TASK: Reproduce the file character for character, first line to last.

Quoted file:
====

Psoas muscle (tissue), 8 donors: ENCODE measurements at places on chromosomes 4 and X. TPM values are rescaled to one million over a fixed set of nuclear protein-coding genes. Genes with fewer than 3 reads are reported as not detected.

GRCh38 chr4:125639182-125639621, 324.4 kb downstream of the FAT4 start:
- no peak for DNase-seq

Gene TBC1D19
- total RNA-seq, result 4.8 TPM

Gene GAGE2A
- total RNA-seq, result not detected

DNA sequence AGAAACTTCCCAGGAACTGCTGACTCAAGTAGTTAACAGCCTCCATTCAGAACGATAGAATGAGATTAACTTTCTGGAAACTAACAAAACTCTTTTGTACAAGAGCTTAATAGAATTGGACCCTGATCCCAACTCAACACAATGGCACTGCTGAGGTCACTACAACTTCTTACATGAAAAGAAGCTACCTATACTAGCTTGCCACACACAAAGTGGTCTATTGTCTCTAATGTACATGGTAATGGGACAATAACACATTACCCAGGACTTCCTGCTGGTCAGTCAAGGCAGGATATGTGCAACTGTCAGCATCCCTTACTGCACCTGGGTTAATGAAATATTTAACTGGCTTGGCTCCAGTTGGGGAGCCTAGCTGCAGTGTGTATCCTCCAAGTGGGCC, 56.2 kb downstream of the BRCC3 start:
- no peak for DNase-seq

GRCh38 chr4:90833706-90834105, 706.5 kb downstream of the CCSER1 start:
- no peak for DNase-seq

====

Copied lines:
Psoas muscle (tissue), 8 donors: ENCODE measurements at places on chromosomes 4 and X. TPM values are rescaled to one million over a fixed set of nuclear protein-coding genes. Genes with fewer than 3 reads are reported as not detected.

GRCh38 chr4:125639182-125639621, 324.4 kb downstream of the FAT4 start:
- no peak for DNase-seq

Gene TBC1D19
- total RNA-seq, result 4.8 TPM

Gene GAGE2A
- total RNA-seq, result not detected

DNA sequence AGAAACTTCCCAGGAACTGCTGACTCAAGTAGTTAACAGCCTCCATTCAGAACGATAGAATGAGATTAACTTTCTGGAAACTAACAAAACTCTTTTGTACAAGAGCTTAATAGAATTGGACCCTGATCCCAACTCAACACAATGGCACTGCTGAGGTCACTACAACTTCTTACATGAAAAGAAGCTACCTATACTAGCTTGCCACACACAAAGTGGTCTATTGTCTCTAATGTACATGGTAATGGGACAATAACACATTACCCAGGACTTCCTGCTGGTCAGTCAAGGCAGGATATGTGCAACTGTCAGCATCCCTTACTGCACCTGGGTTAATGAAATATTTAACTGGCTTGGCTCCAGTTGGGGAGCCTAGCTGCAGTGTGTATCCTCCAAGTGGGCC, 56.2 kb downstream of the BRCC3 start:
- no peak for DNase-seq

GRCh38 chr4:90833706-90834105, 706.5 kb downstream of the CCSER1 start:
- no peak for DNase-seq